</plugin>
        </plugins>
    </build>
</project>
Note that we are using mysql-connector-java driver dependency to connect Java Hibernate application to MySQL database:
        <!-- https://mvnrepository.com/artifact/mysql/mysql-connector-java -->
        <dependency>
            <groupId>mysql</groupId>
            <artifactId>mysql-connector-java</artifactId>
            <version>8.0.13</version>
        </dependency>
We are using Hibernate core dependency:
        <!-- https://mvnrepository.com/artifact/org.hibernate/hibernate-core -->
        <dependency>
            <groupId>org.hibernate</groupId>
            <artifactId>hibernate-core</artifactId>
            <version>5.3.7.Final</version>
        </dependency>
We are using the maven-compiler-plugin to compile Java Hibernate application with JRE 1.8 version:
            <plugin>
                <artifactId>maven-compiler-plugin</artifactId>
                <version>3.5.1</version>
                <configuration>
                    <source>1.8</source>
                    <target>1.8</target>
                </configuration>
            </plugin>

4. Creating the JPA Entity Class(Persistent class)

Let's create a Student persistent class that is mapped to a student database table:
A simple Persistent class should follow some rules:
  • A no-arg constructor: It is recommended that you have a default constructor at least package visibility so that hibernate can create the instance of the Persistent class by the newInstance() method.
  • Provide an identifier property: It is better to assign an attribute as id. This attribute behaves as a primary key in a database.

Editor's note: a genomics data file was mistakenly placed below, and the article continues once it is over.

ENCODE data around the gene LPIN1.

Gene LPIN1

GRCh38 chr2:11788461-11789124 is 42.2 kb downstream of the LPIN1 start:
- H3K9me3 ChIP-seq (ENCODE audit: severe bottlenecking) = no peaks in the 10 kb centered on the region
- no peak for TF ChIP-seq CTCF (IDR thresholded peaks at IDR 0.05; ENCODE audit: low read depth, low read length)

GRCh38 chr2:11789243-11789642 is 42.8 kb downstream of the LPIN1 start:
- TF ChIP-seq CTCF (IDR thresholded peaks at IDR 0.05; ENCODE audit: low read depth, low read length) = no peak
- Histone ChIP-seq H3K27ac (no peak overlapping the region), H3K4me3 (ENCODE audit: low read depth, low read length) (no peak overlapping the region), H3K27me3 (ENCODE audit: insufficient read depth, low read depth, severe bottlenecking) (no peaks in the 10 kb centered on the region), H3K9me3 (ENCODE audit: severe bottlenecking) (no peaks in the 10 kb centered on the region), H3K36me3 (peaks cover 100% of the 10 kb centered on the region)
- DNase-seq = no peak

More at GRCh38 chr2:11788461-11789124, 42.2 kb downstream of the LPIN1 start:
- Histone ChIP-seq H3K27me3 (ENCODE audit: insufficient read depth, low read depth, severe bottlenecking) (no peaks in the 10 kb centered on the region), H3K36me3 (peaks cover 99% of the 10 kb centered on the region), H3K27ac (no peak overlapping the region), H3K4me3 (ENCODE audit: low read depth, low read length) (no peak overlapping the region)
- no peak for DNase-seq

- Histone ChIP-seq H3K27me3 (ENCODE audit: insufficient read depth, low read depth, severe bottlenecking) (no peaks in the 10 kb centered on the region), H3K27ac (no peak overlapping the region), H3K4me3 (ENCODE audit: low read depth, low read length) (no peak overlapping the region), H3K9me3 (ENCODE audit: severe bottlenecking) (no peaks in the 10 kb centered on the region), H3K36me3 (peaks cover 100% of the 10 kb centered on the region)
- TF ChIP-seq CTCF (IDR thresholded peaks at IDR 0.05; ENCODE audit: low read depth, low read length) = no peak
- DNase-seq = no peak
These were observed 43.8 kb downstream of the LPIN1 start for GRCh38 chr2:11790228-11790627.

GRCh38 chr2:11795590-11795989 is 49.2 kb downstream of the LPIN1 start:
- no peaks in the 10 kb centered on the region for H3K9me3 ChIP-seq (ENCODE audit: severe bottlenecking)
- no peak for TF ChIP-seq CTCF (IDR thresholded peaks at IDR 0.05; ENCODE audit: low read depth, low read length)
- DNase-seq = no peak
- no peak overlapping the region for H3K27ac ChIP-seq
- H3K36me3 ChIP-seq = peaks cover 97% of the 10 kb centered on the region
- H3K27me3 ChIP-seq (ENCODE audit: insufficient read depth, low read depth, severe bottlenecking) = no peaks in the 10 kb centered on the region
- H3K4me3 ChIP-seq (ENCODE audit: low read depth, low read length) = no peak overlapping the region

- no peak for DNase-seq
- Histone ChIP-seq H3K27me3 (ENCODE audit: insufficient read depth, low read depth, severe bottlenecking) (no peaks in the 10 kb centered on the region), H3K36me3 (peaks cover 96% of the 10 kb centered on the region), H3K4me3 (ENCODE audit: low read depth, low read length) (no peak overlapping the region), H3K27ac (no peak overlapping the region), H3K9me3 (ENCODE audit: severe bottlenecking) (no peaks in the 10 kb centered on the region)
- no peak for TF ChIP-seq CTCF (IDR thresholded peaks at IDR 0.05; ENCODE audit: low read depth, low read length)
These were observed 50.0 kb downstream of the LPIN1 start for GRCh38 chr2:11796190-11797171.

• Declare getter and setter methods: The Hibernate recognizes the method by getter and setter method names by default.
  • Prefer non-final class: Hibernate uses the concept of proxies, which depends on the persistent class. The application programmer will not be able to use proxies for lazy association fetching.
Create a Student entity class under net.javaguides.hibernate.entity package as follows.
package net.javaguides.hibernate.entity;

import javax.persistence.Column;
import javax.persistence.Entity;
import javax.persistence.GeneratedValue;
import javax.persistence.GenerationType;
import javax.persistence.Id;
import javax.persistence.Table;

@Entity
@Table(name = "student")
public class Student {

    @Id
    @GeneratedValue(strategy = GenerationType.IDENTITY)
    @Column(name = "id")
    private int id;

    @Column(name = "first_name")
    private String firstName;

    @Column(name = "last_name")
    private String lastName;

    @Column(name = "email")
    private String email;

    public Student() {

    }

    public Student(String firstName, String lastName, String email) {
        this.firstName = firstName;
        this.lastName = lastName;
        this.email = email;
    }